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Why does light kill things?

  1. Nov 3, 2014 #1
    Today I killed a cockroach by shining a light on it. I caught the cockroach, put it in a glass cup, and shone a light down on it. After about 30 seconds the cockroach stopped behaving 'normally'; it started twitching and jerking uncontrollably and stopped trying to escape from the glass cup. After about 1 minute the cockroach stopped moving completely.

    Now, I can think of two very general explanations:
    1) The heat from the light killed the cockroach by some mechanism (the cockroach's body was rather hot to the touch after its death)
    2) The light, being an electromagnetic wave, interferes with the cockroach's nervous system in such a way that its vital processes are disrupted

    Can anyone help me to understand what happened?

    I suspect the first explanation is the most likely. If it is the heat which killed the cockroach, could someone please explain why heat kills things?
    Last edited: Nov 3, 2014
  2. jcsd
  3. Nov 3, 2014 #2
    You are correct it is the heat.

    Well, there could be many reasons, but barring gross physiological effects related to temperature regulation and blood pressure, etc. involved in overheating, excessive heat denatures cellular and tissue proteins which end badly for the organism.
  4. Nov 3, 2014 #3
    Thank you
  5. Nov 3, 2014 #4


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    30 seconds??

    What was this light? How close?
    If you repeat the experiment with your hand at the same distance for the same time, what do you experience?
  6. Nov 3, 2014 #5
    Well I didn't time it, the 30 seconds is my subjective evaluation. Though it was faster than I expected.
    The light was a 30 watt bulb plugged into the wall, about 5-10 centimeters from the cockroach.
    I experience the feeling of heat on my hand. I can keep my hand there for about 20 seconds before it gets too hot. Remember that these times are subjective evaluations, I am not using any sort of timing device.
  7. Nov 3, 2014 #6


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    Isn't anyone going to mention anything about the ethics of doing this sort of "experiment"? I'm putting "experiment" in quotes because it's a poorly designed and controlled one anyway.

    There's a reason that animal experimentation on a proper scale (at least that which has federal funding) has to undergo approval by an IACUC or something similar. This is, of course, not comparable in scale, but the same ethical objections apply. You're basically torturing a conscious, sensate animal to death.

    And I happen to loathe cockroaches. Doesn't change my opinion.
  8. Nov 3, 2014 #7


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    Yeah, no. I was just surprised that it happened in less than a minute. But your self-experiment settled it.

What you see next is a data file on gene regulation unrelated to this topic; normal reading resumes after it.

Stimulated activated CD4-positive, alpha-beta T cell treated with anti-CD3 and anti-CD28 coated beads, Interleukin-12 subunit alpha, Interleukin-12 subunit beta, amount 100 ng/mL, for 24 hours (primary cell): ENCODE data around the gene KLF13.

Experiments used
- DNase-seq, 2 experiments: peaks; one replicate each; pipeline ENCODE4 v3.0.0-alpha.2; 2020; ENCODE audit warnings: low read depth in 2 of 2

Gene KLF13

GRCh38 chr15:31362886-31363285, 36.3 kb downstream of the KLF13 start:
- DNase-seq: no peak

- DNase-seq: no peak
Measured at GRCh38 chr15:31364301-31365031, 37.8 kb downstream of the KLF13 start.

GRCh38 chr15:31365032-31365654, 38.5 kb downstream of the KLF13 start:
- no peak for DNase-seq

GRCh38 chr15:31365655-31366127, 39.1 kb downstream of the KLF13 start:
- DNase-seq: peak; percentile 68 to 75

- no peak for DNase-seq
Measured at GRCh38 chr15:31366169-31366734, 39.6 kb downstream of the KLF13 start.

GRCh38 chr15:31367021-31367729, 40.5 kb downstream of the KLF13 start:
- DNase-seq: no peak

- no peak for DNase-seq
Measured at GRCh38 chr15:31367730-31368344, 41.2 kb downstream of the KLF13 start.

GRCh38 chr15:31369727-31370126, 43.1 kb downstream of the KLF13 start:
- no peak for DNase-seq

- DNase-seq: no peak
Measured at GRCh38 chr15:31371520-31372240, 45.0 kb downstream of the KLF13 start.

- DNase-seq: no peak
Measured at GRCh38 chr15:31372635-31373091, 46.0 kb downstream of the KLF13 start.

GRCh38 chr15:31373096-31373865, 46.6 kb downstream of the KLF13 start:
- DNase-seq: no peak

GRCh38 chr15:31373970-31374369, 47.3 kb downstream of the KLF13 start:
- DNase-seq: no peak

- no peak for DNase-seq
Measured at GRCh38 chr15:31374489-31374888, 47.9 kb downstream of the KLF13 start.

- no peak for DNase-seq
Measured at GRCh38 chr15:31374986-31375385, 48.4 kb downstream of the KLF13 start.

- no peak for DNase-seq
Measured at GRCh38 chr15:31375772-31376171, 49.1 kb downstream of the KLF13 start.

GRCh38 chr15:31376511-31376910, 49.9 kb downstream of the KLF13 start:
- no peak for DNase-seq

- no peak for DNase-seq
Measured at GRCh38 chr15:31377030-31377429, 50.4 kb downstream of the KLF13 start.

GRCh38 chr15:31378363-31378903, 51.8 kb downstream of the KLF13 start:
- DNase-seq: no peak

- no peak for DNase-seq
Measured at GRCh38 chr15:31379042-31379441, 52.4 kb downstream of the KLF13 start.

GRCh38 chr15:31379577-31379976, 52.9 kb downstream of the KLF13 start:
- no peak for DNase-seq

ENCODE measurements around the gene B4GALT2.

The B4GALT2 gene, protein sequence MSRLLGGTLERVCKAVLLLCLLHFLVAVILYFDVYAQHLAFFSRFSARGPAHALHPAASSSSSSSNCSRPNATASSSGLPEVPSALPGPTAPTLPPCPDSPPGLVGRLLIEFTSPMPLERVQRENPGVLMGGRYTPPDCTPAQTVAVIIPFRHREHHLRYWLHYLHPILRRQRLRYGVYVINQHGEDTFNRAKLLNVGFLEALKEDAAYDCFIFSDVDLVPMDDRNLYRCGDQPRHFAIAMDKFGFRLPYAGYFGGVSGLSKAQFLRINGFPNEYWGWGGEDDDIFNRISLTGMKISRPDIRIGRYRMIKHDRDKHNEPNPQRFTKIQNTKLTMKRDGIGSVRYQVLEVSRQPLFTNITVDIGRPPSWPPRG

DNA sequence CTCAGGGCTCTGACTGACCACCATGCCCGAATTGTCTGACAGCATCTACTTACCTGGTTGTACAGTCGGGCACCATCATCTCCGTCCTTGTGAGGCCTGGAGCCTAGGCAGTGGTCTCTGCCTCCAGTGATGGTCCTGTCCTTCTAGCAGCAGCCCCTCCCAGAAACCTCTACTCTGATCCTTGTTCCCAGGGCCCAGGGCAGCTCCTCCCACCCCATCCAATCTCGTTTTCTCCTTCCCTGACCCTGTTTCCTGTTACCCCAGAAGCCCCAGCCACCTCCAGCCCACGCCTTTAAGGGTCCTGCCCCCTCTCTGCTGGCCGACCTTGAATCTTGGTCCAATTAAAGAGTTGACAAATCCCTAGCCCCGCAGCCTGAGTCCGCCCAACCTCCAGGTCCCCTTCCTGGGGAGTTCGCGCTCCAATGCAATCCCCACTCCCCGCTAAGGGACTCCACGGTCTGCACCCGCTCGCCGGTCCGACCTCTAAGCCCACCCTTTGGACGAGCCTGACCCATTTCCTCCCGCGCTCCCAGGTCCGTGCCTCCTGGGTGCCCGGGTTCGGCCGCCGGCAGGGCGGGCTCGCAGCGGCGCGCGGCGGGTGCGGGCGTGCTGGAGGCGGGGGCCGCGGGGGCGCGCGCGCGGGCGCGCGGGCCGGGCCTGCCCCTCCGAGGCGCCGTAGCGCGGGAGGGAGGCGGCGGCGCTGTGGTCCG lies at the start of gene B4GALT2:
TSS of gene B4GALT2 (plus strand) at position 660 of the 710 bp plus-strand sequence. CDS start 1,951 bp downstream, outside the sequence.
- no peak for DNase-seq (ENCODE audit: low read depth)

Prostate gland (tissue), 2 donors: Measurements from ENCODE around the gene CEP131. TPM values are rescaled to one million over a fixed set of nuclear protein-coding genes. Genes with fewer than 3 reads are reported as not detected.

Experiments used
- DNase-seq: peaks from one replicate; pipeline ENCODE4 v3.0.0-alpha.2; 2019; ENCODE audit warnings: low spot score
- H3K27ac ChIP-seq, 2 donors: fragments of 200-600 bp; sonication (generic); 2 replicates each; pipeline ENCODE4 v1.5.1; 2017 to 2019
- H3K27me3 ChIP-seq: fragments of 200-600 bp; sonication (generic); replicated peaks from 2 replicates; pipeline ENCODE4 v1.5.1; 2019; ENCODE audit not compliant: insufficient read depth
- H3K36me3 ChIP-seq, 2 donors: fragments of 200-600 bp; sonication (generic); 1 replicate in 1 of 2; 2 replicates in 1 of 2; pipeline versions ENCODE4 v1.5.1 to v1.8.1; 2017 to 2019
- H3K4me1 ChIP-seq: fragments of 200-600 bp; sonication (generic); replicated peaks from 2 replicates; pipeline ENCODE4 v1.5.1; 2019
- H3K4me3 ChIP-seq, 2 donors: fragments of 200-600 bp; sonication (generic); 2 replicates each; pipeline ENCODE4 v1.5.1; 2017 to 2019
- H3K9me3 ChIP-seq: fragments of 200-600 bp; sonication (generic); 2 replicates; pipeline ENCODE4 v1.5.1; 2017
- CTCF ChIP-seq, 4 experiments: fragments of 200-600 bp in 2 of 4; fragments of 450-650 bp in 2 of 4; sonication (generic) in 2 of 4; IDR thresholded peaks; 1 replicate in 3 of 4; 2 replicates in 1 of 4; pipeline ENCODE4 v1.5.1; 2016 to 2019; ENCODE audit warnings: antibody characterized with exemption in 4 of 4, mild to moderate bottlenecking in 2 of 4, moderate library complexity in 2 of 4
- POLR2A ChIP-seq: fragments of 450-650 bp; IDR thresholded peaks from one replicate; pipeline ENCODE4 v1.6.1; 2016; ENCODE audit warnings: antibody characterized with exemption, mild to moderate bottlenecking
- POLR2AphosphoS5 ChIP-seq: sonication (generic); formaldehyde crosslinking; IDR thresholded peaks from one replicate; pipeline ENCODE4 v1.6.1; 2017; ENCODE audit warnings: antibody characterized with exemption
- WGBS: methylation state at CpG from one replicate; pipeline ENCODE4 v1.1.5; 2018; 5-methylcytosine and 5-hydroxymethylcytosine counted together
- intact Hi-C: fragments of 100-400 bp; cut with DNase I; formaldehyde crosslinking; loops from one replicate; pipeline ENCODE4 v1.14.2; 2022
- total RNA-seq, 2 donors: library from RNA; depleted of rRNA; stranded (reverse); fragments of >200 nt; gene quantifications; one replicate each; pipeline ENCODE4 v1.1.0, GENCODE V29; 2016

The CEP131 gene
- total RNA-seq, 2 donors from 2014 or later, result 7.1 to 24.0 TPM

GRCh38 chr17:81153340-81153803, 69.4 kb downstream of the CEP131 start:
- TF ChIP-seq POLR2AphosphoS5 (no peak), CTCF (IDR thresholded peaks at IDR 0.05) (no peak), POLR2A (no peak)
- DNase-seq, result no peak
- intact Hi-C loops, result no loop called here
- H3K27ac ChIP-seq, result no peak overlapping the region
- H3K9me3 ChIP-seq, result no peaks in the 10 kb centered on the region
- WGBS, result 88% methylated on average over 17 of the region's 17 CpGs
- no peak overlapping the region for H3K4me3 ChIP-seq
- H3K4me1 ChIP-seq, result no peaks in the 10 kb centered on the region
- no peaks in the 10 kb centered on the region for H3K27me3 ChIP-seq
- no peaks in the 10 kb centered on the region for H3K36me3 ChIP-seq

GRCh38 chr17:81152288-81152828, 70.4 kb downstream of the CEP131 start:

Well, it's not conscious so that's out.

    And it wasn't an experiment, as you correctly point out. There was no attempt to frame it as anything more than a kill. He just happened to learn something from it.

    And it is categorized as a pest. Ethically, we kill them.

    All he did was use an inefficient method. It's not like he tried to keep it alive to prolong its suffering.

    And I've crisped my share of ants with a magnifier.

    He gets a pass from me.
    Last edited: Nov 3, 2014
  9. Nov 3, 2014 #8
    Sorry, I feel little empathy for cockroaches. I cannot relate to them, their deaths do not disturb me.
  10. Nov 7, 2014 #9
    Nitpicking a possible anthropomorphism here:

    Consciousness is not yet a well defined state in biology. In medicine it is better defined, as "observing a patient's arousal and responsiveness" [Wikipedia].

    This would simply transfer to "awake" in animals that has a sleep trait.
  11. Nov 7, 2014 #10


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    Getting back to the topic I'm incredibly surprised that you managed to kill it in such a short time. Was this a desk lamp or something? That might pump out enough heat. As for why heat kills things in terms of rapid heating it causes burning, breaking molecular bonds and destroying organisms at a molecular/cellular leve.
  12. Nov 7, 2014 #11


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    Incandescent bulbs can get pretty warm if they've been on for a while, florescent bulbs not so much.

    IACUC doesn't require paperwork for invertebrates because they don't have feelings :P
  13. Nov 17, 2014 #12
    I'm fairly certain your first assumption is correct.

    To be more specific, it's the photons in light that energize the atoms that make up the cockroach. When the atoms fall back to their normal state, they give off the energy in the form of heat. A lot of heat is obviously bad for pretty much anything.
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